The S C Misra Memorial Lecture, an important annual feature of the History Congress, was delivered this year by Professor Rajesh Kochhar, a physicist, who spoke on the travails of modern science in colonial India. After a critical examination of the “orientalist” thought promoted by British colonialism, under whose influence Indian interest in modern science took shape, Professor Kochhar concluded: “India may have begun its flirtation with modern science in the last quarter of the 19th century itself, but it was not yet ready for a serious affair.” In this he saw a message for contemporary times: Young Indians should take more to substantive scientific work than run after IT and out-sourcing.
The Indian History Congress holds a symposium on a major historical theme. This year the theme was ‘Forms of Anti-Colonial Resistance in India’. Professors Sabyasachi Bhattacharya, Rajat K Ray and Irfan Habib were the three speakers.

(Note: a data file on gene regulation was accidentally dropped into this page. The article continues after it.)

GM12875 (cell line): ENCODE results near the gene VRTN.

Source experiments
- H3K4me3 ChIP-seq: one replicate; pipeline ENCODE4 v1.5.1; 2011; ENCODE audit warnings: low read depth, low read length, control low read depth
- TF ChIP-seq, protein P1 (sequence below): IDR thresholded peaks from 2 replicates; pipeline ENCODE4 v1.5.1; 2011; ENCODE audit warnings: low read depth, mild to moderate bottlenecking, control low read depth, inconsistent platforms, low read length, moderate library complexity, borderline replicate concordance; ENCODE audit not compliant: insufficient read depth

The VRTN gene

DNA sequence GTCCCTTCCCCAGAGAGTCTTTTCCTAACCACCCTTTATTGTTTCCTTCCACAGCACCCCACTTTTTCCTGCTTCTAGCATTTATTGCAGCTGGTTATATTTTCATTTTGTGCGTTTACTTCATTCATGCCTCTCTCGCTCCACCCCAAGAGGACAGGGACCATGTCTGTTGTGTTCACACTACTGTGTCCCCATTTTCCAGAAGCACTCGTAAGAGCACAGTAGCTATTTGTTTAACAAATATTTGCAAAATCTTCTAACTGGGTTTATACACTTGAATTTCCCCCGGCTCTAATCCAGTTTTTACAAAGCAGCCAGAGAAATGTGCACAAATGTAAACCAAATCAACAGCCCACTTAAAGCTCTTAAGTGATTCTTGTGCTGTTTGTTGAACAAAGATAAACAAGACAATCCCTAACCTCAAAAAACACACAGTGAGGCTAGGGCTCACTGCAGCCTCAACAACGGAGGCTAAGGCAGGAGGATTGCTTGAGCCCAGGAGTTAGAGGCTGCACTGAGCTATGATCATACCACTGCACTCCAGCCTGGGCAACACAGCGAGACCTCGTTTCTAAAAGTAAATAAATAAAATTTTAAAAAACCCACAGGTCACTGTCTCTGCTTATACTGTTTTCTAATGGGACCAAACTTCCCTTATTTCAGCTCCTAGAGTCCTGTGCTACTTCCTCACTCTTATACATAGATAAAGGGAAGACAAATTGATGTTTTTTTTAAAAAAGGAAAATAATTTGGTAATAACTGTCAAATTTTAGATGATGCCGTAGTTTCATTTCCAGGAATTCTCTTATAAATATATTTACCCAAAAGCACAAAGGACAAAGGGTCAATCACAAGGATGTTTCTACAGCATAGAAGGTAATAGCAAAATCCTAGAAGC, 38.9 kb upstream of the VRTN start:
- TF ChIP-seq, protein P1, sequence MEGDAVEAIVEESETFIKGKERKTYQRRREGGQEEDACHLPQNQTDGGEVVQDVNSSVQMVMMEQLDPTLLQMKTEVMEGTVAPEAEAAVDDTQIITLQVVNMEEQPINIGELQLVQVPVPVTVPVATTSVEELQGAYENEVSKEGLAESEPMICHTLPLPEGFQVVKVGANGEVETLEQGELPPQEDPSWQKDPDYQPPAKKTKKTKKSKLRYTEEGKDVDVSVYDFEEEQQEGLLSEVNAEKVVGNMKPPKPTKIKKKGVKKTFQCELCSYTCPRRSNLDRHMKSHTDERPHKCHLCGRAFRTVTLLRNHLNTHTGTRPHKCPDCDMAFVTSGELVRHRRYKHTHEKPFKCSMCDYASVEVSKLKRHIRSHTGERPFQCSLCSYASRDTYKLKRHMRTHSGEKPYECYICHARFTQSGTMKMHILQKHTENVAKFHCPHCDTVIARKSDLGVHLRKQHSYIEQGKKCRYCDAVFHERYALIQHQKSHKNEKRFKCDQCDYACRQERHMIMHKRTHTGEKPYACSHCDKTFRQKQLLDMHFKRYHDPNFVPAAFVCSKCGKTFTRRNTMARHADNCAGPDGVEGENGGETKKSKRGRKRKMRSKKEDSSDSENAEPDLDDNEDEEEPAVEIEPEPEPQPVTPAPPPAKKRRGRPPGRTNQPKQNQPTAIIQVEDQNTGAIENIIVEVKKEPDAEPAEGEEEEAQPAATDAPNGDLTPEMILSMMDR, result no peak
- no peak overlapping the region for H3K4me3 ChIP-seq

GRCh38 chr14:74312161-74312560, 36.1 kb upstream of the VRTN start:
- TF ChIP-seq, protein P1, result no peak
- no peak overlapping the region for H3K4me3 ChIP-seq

As usual the section on Modern India received the most numerous papers. This has induced the History Congress to introduce a new section on Contemporary India from the next Year. The large numbers of papers makes discussion very difficult, and it may be desirable for some mechanism to be evolved under which adequate time could be obtained for discussion by themes, each discussion covering a number of papers.
There were very successful panels on “Sixty Years of Freedom”, and “Science and Technology in India’s Past”, the latter under the auspices of the Aligarh Historians Society. There was also a symposium on D D Kosambi, this year being his birth centenary year.